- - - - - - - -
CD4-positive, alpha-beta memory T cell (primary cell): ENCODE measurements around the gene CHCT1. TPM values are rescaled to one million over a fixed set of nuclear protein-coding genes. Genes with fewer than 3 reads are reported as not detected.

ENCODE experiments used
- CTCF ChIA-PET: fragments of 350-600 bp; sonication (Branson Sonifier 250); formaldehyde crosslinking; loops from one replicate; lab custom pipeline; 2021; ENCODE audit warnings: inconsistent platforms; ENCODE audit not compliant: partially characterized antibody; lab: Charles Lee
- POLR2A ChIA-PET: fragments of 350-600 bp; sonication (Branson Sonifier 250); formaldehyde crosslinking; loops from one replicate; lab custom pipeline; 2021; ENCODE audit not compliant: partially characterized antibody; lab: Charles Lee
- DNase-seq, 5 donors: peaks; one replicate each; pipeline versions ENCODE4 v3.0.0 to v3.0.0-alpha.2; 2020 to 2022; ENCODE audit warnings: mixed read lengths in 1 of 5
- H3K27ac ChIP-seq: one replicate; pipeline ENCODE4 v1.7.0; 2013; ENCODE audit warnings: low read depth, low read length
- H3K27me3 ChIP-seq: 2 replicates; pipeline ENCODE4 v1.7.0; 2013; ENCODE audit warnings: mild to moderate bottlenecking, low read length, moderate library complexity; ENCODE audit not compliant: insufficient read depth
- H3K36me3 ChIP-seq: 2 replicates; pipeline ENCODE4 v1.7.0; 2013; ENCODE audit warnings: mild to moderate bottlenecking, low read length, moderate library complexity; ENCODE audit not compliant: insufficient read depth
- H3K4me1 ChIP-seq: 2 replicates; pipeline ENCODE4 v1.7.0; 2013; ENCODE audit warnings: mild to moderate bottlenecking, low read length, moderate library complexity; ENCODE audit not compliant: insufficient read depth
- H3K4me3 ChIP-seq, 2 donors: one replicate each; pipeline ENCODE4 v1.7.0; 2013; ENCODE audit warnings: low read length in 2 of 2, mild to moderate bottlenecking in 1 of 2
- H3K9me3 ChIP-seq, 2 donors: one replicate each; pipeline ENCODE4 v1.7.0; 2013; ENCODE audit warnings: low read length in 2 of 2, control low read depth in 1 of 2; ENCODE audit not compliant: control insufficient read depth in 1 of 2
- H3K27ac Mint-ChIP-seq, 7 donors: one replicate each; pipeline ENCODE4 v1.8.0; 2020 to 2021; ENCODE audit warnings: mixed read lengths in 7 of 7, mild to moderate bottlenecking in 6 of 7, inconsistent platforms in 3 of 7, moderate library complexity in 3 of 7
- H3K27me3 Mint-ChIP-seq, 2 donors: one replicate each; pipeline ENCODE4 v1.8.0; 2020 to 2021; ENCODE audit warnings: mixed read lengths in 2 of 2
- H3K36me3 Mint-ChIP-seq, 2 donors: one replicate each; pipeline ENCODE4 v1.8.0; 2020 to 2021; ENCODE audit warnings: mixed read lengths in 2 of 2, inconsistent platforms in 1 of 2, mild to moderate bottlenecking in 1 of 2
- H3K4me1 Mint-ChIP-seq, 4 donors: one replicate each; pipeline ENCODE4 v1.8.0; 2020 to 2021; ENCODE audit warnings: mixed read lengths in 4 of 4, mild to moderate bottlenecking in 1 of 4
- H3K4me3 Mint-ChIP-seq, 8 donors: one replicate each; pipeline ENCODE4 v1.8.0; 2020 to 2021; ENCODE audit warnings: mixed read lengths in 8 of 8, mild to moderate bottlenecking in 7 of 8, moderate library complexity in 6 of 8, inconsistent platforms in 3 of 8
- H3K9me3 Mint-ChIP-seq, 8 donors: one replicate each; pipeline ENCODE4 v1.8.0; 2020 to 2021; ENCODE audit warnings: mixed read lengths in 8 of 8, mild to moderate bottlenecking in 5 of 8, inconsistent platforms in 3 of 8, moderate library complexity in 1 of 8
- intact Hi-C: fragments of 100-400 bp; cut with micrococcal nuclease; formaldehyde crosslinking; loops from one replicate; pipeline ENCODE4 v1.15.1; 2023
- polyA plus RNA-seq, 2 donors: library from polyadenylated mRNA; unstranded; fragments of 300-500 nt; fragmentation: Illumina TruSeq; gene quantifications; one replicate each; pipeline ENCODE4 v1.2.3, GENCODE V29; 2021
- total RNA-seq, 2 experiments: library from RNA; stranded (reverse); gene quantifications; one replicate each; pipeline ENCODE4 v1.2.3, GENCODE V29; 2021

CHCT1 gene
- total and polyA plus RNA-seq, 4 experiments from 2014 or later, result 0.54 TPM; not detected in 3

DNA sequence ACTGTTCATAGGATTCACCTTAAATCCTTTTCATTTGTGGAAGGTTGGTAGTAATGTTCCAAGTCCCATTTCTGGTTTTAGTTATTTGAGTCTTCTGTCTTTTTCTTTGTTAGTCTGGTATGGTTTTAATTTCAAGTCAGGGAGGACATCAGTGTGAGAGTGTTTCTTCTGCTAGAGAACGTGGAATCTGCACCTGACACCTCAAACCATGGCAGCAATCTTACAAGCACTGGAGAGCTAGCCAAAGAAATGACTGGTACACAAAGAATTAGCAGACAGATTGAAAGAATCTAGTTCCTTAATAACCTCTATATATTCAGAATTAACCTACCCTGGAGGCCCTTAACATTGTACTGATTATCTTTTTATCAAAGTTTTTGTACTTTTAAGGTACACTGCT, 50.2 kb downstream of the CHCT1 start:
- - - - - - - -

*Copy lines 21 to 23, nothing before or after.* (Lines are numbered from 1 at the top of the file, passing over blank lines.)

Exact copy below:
CHCT1 gene
- total and polyA plus RNA-seq, 4 experiments from 2014 or later, result 0.54 TPM; not detected in 3

DNA sequence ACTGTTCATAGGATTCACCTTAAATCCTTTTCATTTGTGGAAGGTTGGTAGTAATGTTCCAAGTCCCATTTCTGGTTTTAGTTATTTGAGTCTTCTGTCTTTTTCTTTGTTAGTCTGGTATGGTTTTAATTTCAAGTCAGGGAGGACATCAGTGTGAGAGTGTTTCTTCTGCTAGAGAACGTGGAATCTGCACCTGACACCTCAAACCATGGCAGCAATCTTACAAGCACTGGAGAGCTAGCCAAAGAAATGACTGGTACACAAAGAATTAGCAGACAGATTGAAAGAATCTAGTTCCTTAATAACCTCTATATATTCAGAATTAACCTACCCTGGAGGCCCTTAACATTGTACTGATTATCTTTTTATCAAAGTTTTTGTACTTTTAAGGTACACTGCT, 50.2 kb downstream of the CHCT1 start: